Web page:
As good as they were though, nothing could compare to the men of the hour, The Koffin Kats.  The more traditional rockabilly act of the night, their three piece featured Vic Victor, the band’s founder, on the upright bass. You really have no idea the how much I’m swooning as I say that. I’m a sucker for a man that plays a tight upright, and when he plays it well enough to lift it over his head, between his legs, and any other position he chooses, you can understand why a thick lady like me with a penchant for pomps would go gaga for that guy.  Ladies, you can keep Mike Ness! He’s hot and all, but if he can’t hold an upright bass over his head while playing, he can’t handle what I got anyways. As if Vic isn’t talented enough, Tommy Koffin, after a bit of a hiatus, is back and touring with the band and shows just as much prowess on the doghouse. The two went back and forth with their instruments performing tricks and stunts that were not only entertaining to watch, but sounded great, too.  Performing an array of music from their 8 album catalog, they sent me home with my fair share of bruises.

I really love rockabilly pits because they tend to be this mix of swing dancing and moshing, like a bunch of people just swinging around somewhat violently to rock music that has punk roots with a heavy dose of country twang. It’s a great way to blow off steam, and tends to be equally full of men and women. Of course the space is small, so there were a number of pileups. But believe it or not, there was even some crowd surfing that despite the space and amount of alcohol people had consumed, went along well with nobody taking a crash to the floor.

This was my first experience seeing a musical act in this venue. I’ve seen burlesque and of course have graced the stage myself many a time pretending to be a rock star and crooning alternate lyrics to popular songs, sometimes even in cosplay, but this was a first and a real treat. I love intimate settings and The Balcony is about as intimate as you can get for a band that has traveled and toured all over the world.  While I’ve never been a huge show goer, the one thing that will always get me out is a good rockabilly band.  Fast paced, upright bass, and good looking greasers dressed in their summer vintage/punk/retro finest…that’s definitely the place for me.  Add in a decent priced bar and a venue that, while on the small side, offers a lot of great vantage points where you can lounge at the bar and still have a great view of the show.  But why sit at the bar when you can jump into a pit full of swingers fueled by high octane pussy?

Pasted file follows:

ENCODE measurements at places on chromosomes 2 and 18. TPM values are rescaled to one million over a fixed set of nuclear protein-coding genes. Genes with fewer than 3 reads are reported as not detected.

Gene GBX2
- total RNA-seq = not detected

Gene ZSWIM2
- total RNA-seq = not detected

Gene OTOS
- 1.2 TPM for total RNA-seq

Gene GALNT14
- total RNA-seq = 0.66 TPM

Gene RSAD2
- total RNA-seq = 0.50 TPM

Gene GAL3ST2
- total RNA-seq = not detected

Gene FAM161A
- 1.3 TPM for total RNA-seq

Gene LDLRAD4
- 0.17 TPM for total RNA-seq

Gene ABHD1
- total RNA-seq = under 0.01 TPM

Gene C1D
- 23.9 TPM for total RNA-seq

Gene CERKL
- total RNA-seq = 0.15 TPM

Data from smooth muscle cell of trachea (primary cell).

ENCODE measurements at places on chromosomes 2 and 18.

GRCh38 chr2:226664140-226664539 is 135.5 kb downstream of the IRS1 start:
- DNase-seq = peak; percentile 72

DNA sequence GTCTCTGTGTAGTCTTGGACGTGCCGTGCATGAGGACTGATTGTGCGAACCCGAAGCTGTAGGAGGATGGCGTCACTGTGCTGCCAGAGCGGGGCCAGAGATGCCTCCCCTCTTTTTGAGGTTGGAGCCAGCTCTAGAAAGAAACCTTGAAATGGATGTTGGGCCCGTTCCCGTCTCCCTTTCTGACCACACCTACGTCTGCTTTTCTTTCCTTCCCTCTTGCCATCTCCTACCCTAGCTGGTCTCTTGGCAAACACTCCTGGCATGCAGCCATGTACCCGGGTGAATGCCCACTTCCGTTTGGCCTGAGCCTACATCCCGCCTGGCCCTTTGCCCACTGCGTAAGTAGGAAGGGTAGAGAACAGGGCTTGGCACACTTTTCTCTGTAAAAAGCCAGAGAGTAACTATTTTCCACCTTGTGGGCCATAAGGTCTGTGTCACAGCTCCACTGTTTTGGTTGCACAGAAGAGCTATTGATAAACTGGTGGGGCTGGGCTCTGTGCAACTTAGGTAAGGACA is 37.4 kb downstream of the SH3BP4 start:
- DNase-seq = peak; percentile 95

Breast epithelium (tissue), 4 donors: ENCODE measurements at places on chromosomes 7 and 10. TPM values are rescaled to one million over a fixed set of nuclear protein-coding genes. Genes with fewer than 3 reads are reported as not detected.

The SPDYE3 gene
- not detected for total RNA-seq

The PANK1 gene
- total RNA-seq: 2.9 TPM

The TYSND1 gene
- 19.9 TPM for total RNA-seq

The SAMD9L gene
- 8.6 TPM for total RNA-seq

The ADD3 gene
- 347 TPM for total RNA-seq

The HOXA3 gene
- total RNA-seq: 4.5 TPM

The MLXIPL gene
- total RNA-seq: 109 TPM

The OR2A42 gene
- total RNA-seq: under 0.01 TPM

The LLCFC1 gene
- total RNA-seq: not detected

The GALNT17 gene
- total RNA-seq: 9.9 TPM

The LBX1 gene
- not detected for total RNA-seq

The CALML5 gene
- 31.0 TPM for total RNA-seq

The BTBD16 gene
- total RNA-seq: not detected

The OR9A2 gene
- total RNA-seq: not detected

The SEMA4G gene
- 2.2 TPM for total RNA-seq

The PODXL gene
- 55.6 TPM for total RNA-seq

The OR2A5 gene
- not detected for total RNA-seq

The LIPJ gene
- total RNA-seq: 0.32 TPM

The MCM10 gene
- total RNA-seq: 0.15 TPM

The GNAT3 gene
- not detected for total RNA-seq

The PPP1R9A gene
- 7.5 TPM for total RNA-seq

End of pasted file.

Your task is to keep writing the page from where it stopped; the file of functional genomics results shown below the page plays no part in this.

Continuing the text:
Heather Fox, is an aspiring cook and artist in her free time. By day she teaches Literacy for the Boys&Girls Club of Philadelphia and by night she dons the role of foXXXy contin, hard hitting blocker for South Jersey Roller Derby. This native Philadelphian and self-proclaimed Geek Girl, resides in Port Richmond where she continues to feed her love of pop culture with all things horror, comic book, and Star Wars related.